Nasty, toxic life-threatening nuclear waste will be left for future generations

[ Below is an excerpt from the 7 March 2012 NewScientist editorial Fukushima’s dirty inheritance.

Since human population growth was enabled to grow from 1 to 7.5 billion because of fossil fuel production (highly correlated, their exponential growth curves match), as oil and other fossils decline, human population will decline similarly.  Then the survivors will have to cope with the crazy weather and rising sea levels of climate change.  Those who survive that now have to deal with the highly toxic nuclear wastes!  Once oil shortages hit, I seriously doubt that remaining fuel will be used to bury nuclear waste. Instead it will be used for agriculture and fighting wars to get more oil.  We need to bury the nuclear waste now, while we still have energy, it’s one of the few things we can do for future generations… The best book I know of on nuclear waste is Too Hot to Touch: The Problem of High-Level Nuclear Waste. Alice Friedemann ]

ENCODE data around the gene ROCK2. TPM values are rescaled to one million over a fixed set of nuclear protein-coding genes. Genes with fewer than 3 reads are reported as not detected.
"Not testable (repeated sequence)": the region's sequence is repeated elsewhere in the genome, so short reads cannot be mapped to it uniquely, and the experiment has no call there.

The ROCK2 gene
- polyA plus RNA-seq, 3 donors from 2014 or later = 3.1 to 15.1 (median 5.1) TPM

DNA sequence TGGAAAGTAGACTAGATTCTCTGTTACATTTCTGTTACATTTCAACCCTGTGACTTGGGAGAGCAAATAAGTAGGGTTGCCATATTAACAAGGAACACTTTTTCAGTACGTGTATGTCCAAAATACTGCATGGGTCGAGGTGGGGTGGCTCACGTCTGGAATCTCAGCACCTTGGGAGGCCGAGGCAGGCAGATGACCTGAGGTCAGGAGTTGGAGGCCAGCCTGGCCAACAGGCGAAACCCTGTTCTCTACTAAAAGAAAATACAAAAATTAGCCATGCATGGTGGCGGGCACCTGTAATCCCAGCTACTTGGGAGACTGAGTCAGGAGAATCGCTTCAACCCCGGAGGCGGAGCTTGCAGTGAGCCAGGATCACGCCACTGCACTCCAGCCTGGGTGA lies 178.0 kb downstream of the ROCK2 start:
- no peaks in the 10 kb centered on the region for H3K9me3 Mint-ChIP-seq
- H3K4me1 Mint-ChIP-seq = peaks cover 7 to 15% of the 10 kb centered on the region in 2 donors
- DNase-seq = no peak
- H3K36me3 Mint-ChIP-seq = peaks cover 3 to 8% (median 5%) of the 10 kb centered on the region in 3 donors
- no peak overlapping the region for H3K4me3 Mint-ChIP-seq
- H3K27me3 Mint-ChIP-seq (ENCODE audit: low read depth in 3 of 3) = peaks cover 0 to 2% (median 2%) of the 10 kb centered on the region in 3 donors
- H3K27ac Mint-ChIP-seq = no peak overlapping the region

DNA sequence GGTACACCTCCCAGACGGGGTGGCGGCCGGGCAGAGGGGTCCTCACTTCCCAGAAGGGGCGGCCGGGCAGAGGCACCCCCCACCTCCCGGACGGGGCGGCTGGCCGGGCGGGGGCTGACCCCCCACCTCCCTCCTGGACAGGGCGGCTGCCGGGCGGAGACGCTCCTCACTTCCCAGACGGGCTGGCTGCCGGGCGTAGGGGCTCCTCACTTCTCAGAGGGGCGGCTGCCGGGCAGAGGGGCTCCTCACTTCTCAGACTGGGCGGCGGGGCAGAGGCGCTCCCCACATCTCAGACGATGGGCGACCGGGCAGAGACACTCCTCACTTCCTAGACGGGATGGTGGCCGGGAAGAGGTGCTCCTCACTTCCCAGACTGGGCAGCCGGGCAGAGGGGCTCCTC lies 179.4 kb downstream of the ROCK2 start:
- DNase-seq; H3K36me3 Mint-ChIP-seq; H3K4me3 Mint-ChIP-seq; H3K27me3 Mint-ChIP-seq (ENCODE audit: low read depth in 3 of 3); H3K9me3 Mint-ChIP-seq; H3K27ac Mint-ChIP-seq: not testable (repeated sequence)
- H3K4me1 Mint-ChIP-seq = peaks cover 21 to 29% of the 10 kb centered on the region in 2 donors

The world’s 400-plus power reactors are now 27 years old, on average. Dozens are reaching the end of their lives, and at some point they must be dismantled and their contents made safe.

This is expensive, time-consuming work that involves the disposal of vast amounts of radioactive concrete, steel and much else. Although these materials are not as “hot” as the spent fuel, which must also be disposed of, the sheer quantities involved are daunting.

There is a growing backlog of defunct reactors waiting to be decommissioned. But even the world’s biggest nuclear powers, such as the US, do not yet have the trained staff or institutional skills needed to manage the Herculean task of cleaning up all these stations.

One pragmatic response is to postpone decommissioning, perhaps for decades, on the basis that radioactive decay will eventually reduce the scale of the task. The UK alone has more than 20 nuclear hulks in what is euphemistically termed “care and maintenance”. That may be sensible: cleaner waste means less risk for the clean-up crew.

But we have no right to simply foist this problem on future generations, who will be ill-equipped to address it if we do not start amassing the necessary expertise and infrastructure now.

“We cannot simply foist this problem on future generations who will be ill-equipped to address it.

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